Sydney Maurice Brown (8 December 1917 – 28 December 1987) was an English cricketer active from 1937 to 1955 who played for Middlesex in 329 first-class matches as an opening batsman. He was born in Eltham, Kent, and died at Rickmansworth, Hertfordshire, aged 70.
Brown was a righthanded batsman and the regular opening partner of Jack Robertson at Middlesex. He was noted by Playfair as a "brilliant outfield". In his career, he scored 15,756 runs at an average of 29.17 with a highest innings score of 232*, one of 22 centuries. He completed eighty half-centuries. His highest score was made against Somerset at Lord's in 1951. He held 152 catches and, as he was an occasional wicketkeeper, completed two stumpings.
CricInfo describes Brown as "stocky in build and somewhat flat-footed". He was "an attacking opening batsman" and "an outstanding fielder". On his 1937 debut for Middlesex, against Oxford University, he opened the innings with E. W. Swanton who was making the first of only three first-class appearances. Jack Robertson made his debut in the same game but batted in the middle order.
Brown showed great promise in 1937, playing mostly for the county's Second XI team. He became the regular first team opener in 1938 when he scored his maiden first-class century against Lancashire and was just short of 1,000 runs for the season, earning the award of his county cap. He struggled to find form in 1939 and then his career was interrupted by the Second World War. Brown joined the British Army and was posted to Aldershot Command where he was stationed from 1940 to 1944. He played in numerous wartime cricket matches, often for teams representing the Aldershot Command or District, many of them at Lord's. He did not play in 1945 due to military duties.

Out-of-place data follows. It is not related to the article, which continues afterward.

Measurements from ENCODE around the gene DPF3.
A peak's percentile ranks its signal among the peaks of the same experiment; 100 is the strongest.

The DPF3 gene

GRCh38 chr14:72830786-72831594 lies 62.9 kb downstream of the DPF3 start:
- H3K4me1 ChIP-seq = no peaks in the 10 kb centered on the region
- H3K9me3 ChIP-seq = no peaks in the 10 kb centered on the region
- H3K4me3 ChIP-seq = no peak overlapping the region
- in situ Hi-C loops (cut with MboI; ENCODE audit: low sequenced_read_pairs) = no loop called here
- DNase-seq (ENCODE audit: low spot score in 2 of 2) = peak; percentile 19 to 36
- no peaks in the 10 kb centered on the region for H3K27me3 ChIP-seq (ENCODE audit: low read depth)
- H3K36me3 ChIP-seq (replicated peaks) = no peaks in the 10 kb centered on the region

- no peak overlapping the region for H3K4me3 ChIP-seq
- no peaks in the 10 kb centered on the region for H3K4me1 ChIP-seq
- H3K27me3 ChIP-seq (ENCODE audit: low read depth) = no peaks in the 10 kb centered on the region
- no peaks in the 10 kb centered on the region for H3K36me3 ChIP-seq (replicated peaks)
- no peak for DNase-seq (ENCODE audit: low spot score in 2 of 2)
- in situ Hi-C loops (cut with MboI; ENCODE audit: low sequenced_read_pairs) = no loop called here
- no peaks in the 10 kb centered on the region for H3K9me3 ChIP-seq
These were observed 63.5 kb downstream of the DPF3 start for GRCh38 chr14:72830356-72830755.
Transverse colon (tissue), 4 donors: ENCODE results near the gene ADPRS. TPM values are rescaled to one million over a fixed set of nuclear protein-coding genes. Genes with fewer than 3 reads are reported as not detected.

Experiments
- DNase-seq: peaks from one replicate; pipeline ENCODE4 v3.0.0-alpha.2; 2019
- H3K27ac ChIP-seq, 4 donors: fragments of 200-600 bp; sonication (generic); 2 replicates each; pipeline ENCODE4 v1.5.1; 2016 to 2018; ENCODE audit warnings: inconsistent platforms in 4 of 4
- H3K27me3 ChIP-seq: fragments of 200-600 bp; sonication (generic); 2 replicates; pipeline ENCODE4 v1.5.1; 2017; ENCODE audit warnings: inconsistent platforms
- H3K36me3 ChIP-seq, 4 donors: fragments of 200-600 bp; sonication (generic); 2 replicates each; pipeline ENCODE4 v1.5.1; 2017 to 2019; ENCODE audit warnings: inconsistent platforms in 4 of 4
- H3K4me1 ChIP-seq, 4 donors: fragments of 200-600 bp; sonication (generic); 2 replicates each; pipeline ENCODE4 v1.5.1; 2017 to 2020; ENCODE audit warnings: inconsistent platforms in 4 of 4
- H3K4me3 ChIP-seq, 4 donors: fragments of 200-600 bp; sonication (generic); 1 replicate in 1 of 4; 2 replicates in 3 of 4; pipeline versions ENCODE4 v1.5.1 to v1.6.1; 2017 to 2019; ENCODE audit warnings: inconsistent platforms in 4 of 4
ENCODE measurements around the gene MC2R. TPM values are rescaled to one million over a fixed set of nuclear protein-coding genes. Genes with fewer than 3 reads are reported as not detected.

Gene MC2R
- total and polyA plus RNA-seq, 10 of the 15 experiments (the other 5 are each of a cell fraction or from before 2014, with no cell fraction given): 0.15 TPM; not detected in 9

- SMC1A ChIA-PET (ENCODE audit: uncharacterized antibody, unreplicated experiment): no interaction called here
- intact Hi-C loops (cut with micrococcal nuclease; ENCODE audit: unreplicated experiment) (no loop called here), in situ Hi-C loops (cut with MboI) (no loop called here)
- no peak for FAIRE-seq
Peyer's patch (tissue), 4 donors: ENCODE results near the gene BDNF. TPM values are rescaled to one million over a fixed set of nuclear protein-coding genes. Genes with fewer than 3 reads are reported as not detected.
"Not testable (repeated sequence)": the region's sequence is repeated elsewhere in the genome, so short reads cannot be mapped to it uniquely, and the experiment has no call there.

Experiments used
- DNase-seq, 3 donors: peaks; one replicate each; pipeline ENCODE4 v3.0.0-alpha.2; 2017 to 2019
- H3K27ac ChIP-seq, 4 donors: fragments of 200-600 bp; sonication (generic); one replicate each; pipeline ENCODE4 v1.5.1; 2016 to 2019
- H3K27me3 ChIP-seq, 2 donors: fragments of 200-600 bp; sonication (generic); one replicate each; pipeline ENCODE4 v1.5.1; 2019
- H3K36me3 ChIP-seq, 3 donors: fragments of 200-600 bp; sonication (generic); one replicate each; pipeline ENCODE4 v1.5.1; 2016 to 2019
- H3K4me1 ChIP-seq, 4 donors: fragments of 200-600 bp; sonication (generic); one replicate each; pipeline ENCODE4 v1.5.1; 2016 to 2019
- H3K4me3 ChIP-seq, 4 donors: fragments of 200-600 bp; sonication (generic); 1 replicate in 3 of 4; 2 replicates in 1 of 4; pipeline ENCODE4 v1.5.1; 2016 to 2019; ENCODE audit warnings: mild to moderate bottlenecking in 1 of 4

Brown made a good comeback to first-class cricket in 1946 with 1,300 championship runs and two centuries. He had his most successful season in 1947 when he scored 2,078 runs with four centuries, helping Middlesex to win the County Championship. Wisden said of his efforts in 1947 that he was "unorthodox in style but of great concentration". Brown was noted for his fine footwork and his best shots were the square cut, the hook and, in general, all strokes played off the back foot. He played many valuable innings that season in partnership with Robertson, including nine century opening stands, the best of which was a then county record 310 against Nottinghamshire. Echoing the opinion of Playfair, Wisden praised Brown's fielding and said "his work in the outfield was unsurpassed by anyone in the country".
Brown performed inconsistently in the remainder of his career after 1947 and never quite reached Test standard, but he occasionally produced an outstanding innings to delimit "periods of comparative failure". Whenever he scored a century, it tended to be a "large one" (i.e., 150-plus) that would have a significant impact on the outcome of the match. Wisden described his matchwinning 150* against Glamorgan in 1948 as "a masterly achievement and technically correct". In 1949, he scored his first double-century, exactly 200, against Kent at Canterbury. 1951 was his second-best season with nearly 1,700 runs and his highest score against Somerset. In 1955, aged 37, he completed 1,000 runs for the ninth time, but his season's average was down to 22.57 and he decided, perhaps rightly in Wisden's view, to retire there and then. Brown had a successful benefit in 1953 and, after his retirement from cricket, became a publican.